Dynes is constructed with dyn ("man; person") + -es (feminine suffix). Welsh dyn, Breton den ("human; person; husband") and Irish duine ("person") and daon ("human being") come from Proto-Celtic *gdonyos ("person"), which comes from Proto-Indo-European *(dʰ)ǵʰm̥mō (“earthling, human” [of which English gome and groom, Lithuanian žmogùs, "human; man", and also Latin homō, as in "homo sapiens", that rendered Romance languages hombre/home/homme/uomo/om]), a derivation of *dʰéǵʰōm (“earth” [Latin humus, "soil", and humilis, "humble"]).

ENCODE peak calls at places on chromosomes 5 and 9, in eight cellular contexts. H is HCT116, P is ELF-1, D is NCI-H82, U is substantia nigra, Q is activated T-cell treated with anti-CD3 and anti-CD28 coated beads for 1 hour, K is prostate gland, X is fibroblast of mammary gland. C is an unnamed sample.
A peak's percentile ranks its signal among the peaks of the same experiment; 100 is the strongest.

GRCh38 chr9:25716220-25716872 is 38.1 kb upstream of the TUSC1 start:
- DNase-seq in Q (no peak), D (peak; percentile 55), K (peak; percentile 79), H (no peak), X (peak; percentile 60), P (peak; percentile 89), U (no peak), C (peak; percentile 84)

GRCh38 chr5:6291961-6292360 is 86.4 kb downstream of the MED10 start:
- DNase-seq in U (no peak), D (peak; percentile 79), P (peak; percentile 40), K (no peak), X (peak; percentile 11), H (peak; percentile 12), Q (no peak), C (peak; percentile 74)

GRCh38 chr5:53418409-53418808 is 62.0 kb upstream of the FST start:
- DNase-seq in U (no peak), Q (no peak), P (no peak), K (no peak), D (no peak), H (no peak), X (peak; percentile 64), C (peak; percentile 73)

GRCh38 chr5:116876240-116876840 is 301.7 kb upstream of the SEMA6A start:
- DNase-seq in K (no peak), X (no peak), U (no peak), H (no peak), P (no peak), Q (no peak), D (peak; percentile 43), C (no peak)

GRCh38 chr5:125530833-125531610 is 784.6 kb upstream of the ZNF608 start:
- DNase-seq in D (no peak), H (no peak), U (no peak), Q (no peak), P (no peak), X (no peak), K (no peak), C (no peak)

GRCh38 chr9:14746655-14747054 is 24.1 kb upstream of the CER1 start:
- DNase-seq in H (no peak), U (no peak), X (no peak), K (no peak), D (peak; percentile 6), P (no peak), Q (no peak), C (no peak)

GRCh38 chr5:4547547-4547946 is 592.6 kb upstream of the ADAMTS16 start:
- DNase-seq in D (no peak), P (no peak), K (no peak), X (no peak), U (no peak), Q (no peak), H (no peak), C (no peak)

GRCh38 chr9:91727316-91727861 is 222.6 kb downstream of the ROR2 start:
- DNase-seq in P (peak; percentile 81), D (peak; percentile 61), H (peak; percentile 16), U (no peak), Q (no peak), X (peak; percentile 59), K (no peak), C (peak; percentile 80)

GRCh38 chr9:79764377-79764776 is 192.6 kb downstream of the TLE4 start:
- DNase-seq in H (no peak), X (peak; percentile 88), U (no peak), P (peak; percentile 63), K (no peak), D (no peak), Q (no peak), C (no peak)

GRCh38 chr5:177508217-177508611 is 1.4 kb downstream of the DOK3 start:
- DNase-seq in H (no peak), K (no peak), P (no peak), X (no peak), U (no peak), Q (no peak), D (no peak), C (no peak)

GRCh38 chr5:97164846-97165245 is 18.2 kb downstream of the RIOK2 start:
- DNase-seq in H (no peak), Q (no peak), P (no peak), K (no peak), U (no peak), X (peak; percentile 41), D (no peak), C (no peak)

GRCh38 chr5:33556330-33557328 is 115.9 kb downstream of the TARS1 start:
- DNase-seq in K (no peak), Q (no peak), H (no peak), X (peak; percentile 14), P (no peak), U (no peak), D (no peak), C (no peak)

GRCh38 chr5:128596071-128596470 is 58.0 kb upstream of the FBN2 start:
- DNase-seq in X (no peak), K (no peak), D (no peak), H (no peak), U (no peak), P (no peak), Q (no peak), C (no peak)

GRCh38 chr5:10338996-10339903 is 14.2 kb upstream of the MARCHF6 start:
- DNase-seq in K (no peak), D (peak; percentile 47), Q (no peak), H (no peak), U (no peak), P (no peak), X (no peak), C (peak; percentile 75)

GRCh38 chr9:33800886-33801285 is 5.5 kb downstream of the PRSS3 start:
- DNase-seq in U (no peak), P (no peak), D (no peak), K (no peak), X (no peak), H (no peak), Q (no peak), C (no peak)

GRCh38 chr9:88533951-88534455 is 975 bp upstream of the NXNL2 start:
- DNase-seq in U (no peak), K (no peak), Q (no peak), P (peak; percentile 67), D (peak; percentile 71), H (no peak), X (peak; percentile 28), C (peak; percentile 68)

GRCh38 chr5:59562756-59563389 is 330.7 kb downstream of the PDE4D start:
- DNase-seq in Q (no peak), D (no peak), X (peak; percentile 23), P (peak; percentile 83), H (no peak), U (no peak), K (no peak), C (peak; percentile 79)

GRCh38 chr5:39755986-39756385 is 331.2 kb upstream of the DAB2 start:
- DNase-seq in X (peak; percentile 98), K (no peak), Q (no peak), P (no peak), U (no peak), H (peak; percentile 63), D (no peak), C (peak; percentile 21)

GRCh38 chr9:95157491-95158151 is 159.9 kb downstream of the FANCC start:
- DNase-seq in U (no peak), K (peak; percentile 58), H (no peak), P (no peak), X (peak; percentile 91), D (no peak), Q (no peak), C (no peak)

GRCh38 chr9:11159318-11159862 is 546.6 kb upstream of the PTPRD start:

Woman. hen wraig - 'old woman'. menyw and benyw are other words used for 'woman'. You will come across all four words in the wild.
gwraig is also used to mean 'wife'.
I feel like Dynes should be 'Lady' because I generally hear it in a customer service context when you want to refer to someone politely or am I completely wrong?